"Our calculations suggest that this antiviral strategy is a very effective approach and one that is very difficult for a virus to overcome," says Yin. "There are definite technical challenges to implementing this approach, but the findings do open the door to a broader way of thinking about antiviral strategies."

Yin says the next step is for researchers to test these ideas inside living cells.


Emily Carlson (608) 262-9772, emilycarlson@wisc.edu

Emily Carlson | EurekAlert!
Further information:
http://www.wisc.edu/

More articles from Life Sciences:

nachricht Zebrafish's near 360 degree UV-vision knocks stripes off Google Street View
22.06.2018 | University of Sussex

nachricht New cellular pathway helps explain how inflammation leads to artery disease
22.06.2018 | Cedars-Sinai Medical Center

All articles from Life Sciences >>>

The most recent press releases about innovation >>>

Die letzten 5 Focus-News des innovations-reports im Überblick:

Im Focus: Temperature-controlled fiber-optic light source with liquid core

In a recent publication in the renowned journal Optica, scientists of Leibniz-Institute of Photonic Technology (Leibniz IPHT) in Jena showed that they can accurately control the optical properties of liquid-core fiber lasers and therefore their spectral band width by temperature and pressure tuning.

Already last year, the researchers provided experimental proof of a new dynamic of hybrid solitons– temporally and spectrally stationary light waves resulting...

Im Focus: Overdosing on Calcium

Nano crystals impact stem cell fate during bone formation

Scientists from the University of Freiburg and the University of Basel identified a master regulator for bone regeneration. Prasad Shastri, Professor of...

Im Focus: AchemAsia 2019 will take place in Shanghai

Moving into its fourth decade, AchemAsia is setting out for new horizons: The International Expo and Innovation Forum for Sustainable Chemical Production will take place from 21-23 May 2019 in Shanghai, China. With an updated event profile, the eleventh edition focusses on topics that are especially relevant for the Chinese process industry, putting a strong emphasis on sustainability and innovation.

Founded in 1989 as a spin-off of ACHEMA to cater to the needs of China’s then developing industry, AchemAsia has since grown into a platform where the latest...

Im Focus: First real-time test of Li-Fi utilization for the industrial Internet of Things

The BMBF-funded OWICELLS project was successfully completed with a final presentation at the BMW plant in Munich. The presentation demonstrated a Li-Fi communication with a mobile robot, while the robot carried out usual production processes (welding, moving and testing parts) in a 5x5m² production cell. The robust, optical wireless transmission is based on spatial diversity; in other words, data is sent and received simultaneously by several LEDs and several photodiodes. The system can transmit data at more than 100 Mbit/s and five milliseconds latency.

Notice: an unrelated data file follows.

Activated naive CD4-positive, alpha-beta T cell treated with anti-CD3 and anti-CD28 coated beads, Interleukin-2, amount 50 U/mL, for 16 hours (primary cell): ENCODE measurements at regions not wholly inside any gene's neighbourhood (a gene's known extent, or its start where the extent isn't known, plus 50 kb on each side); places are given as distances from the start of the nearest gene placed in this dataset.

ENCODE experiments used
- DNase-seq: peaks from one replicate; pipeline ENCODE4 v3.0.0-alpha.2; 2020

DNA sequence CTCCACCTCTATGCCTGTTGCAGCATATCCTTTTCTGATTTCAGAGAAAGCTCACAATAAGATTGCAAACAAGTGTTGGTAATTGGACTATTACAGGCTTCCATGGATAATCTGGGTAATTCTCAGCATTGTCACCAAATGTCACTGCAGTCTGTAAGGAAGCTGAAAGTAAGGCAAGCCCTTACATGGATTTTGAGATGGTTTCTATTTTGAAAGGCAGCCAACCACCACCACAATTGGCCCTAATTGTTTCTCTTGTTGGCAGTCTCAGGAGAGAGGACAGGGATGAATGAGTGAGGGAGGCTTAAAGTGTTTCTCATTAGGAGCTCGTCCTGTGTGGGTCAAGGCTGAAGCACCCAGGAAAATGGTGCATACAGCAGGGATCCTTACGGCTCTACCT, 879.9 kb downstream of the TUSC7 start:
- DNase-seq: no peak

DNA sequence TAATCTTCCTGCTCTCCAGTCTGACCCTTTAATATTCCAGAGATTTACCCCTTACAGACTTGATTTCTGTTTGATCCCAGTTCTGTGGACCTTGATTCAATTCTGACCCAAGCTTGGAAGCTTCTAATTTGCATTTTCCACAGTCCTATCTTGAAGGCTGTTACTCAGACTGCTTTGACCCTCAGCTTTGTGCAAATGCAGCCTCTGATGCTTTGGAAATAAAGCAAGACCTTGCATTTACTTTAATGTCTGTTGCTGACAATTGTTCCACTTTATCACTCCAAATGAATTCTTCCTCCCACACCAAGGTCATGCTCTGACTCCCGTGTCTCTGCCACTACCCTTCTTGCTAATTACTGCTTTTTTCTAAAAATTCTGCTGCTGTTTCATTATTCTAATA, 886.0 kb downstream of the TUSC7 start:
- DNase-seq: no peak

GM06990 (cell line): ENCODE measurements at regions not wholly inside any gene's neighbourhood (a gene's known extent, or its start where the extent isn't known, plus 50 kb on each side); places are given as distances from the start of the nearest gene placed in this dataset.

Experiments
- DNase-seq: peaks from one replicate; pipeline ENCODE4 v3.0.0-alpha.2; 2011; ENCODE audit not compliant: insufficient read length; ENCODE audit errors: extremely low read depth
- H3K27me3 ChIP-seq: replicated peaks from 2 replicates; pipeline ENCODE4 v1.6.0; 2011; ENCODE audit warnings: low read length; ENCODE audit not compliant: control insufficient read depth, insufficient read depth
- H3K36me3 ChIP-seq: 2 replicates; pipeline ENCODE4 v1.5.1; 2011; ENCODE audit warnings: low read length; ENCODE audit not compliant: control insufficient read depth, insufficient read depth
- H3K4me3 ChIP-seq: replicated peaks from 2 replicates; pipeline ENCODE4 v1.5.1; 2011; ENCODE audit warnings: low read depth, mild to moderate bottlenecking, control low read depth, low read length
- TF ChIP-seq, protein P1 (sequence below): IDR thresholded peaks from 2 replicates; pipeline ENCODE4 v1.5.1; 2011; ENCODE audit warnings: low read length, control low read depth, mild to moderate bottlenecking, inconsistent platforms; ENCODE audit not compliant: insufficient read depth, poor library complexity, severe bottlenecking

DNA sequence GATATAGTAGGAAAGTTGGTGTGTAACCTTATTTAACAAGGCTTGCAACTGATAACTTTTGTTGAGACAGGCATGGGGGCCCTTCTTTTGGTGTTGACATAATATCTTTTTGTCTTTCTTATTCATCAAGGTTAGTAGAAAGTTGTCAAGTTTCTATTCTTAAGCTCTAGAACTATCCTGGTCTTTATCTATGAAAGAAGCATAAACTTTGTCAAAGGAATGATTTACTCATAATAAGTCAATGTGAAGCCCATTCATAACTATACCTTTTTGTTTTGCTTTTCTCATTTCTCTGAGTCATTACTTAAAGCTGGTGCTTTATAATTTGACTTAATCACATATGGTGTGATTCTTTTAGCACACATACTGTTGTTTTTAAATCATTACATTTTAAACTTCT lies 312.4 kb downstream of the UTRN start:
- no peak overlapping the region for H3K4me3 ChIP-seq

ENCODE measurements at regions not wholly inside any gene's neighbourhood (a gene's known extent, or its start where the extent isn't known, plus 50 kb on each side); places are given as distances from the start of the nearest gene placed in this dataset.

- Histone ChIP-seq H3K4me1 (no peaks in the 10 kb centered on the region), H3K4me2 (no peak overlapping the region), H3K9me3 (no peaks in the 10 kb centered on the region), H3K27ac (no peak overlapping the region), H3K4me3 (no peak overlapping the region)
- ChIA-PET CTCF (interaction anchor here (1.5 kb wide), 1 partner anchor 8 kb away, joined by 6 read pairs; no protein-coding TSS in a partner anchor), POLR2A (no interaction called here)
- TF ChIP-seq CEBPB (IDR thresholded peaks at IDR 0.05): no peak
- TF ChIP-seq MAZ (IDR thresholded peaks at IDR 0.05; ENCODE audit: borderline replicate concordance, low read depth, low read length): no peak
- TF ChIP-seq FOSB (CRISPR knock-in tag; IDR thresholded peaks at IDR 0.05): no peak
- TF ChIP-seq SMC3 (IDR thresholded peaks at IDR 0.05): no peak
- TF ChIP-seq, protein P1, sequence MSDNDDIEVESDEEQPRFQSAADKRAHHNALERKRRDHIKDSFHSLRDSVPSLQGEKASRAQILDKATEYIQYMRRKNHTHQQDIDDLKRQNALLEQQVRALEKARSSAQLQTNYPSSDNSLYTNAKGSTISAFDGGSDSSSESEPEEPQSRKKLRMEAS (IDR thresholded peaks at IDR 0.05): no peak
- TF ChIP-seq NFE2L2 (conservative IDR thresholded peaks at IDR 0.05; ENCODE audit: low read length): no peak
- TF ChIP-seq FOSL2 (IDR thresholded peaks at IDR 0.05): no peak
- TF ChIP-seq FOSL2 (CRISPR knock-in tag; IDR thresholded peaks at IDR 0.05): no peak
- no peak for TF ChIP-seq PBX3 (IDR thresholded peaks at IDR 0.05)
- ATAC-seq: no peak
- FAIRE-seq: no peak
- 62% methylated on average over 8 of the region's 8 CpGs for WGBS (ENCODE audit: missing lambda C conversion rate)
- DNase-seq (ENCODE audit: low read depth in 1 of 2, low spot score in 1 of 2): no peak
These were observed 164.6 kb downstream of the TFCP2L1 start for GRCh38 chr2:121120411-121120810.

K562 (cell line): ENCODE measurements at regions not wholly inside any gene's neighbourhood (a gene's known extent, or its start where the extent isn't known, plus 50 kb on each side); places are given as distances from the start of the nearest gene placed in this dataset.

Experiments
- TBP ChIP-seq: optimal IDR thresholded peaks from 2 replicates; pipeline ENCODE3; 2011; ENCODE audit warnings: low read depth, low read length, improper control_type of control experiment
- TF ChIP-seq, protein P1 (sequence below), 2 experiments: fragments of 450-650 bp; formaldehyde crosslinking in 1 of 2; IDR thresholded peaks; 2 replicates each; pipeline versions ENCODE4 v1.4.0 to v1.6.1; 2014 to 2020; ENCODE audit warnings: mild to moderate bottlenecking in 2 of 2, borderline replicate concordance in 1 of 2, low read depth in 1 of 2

Modern production technologies in the automobile industry must become more flexible in order to fulfil individual customer requirements.

Im Focus: Sharp images with flexible fibers

An international team of scientists has discovered a new way to transfer image information through multimodal fibers with almost no distortion - even if the fiber is bent. The results of the study, to which scientist from the Leibniz-Institute of Photonic Technology Jena (Leibniz IPHT) contributed, were published on 6thJune in the highly-cited journal Physical Review Letters.

Endoscopes allow doctors to see into a patient’s body like through a keyhole. Typically, the images are transmitted via a bundle of several hundreds of optical...

All Focus news of the innovation-report >>>

Anzeige

Anzeige

VideoLinks
Industry & Economy
Event News

Munich conference on asteroid detection, tracking and defense

13.06.2018 | Event News

2nd International Baltic Earth Conference in Denmark: “The Baltic Sea region in Transition”

08.06.2018 | Event News

ISEKI_Food 2018: Conference with Holistic View of Food Production

05.06.2018 | Event News

 
Latest News

Graphene assembled film shows higher thermal conductivity than graphite film

22.06.2018 | Materials Sciences

Fast rising bedrock below West Antarctica reveals an extremely fluid Earth mantle

22.06.2018 | Earth Sciences

Zebrafish's near 360 degree UV-vision knocks stripes off Google Street View

22.06.2018 | Life Sciences

VideoLinks
Science & Research
Overview of more VideoLinks >>>